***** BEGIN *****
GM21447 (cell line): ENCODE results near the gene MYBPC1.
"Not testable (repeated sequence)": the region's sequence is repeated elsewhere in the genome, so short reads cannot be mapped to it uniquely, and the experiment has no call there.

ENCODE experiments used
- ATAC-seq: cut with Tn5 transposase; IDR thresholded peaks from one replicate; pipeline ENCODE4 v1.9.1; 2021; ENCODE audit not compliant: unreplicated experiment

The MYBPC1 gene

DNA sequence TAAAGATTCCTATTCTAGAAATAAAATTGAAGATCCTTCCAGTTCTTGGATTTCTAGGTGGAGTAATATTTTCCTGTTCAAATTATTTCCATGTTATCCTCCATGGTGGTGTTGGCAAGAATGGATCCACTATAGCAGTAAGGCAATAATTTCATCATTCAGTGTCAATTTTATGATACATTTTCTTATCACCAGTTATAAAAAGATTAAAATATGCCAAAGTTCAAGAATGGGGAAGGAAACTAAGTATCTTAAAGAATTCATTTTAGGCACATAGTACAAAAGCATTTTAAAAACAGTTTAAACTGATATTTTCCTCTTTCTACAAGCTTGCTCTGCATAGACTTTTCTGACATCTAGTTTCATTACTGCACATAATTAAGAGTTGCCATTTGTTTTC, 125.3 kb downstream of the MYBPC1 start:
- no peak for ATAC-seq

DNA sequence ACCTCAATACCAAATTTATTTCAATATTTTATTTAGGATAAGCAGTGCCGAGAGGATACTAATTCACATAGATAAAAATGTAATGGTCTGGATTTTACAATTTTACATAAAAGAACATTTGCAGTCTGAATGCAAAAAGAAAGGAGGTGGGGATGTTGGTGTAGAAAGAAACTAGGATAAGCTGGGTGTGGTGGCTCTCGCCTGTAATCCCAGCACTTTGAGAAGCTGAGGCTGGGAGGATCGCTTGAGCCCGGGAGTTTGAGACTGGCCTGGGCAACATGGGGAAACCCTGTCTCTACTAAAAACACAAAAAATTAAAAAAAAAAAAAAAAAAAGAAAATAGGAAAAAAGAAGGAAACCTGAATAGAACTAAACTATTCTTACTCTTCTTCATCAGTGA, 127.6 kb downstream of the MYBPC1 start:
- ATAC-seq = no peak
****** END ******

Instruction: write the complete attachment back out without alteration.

GM21447 (cell line): ENCODE results near the gene MYBPC1.
"Not testable (repeated sequence)": the region's sequence is repeated elsewhere in the genome, so short reads cannot be mapped to it uniquely, and the experiment has no call there.

ENCODE experiments used
- ATAC-seq: cut with Tn5 transposase; IDR thresholded peaks from one replicate; pipeline ENCODE4 v1.9.1; 2021; ENCODE audit not compliant: unreplicated experiment

The MYBPC1 gene

DNA sequence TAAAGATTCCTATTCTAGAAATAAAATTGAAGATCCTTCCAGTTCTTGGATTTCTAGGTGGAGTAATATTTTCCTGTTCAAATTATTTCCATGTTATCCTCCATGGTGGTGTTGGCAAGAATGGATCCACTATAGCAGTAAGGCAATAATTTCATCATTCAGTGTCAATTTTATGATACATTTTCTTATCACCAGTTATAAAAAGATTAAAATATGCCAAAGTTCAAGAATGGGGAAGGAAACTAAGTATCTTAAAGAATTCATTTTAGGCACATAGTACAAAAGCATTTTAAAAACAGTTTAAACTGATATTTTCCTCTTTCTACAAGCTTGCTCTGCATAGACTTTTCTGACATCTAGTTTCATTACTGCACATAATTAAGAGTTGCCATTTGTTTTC, 125.3 kb downstream of the MYBPC1 start:
- no peak for ATAC-seq

DNA sequence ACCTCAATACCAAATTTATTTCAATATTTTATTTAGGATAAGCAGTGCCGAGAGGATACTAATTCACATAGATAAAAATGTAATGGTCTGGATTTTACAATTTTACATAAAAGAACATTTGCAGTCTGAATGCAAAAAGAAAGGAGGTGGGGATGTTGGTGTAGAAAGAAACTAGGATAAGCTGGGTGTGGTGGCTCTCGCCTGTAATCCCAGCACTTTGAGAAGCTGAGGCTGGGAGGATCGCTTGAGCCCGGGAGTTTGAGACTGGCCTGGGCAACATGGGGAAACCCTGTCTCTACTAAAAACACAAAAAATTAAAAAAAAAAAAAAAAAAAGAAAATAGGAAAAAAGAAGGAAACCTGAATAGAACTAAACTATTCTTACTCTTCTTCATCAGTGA, 127.6 kb downstream of the MYBPC1 start:
- ATAC-seq = no peak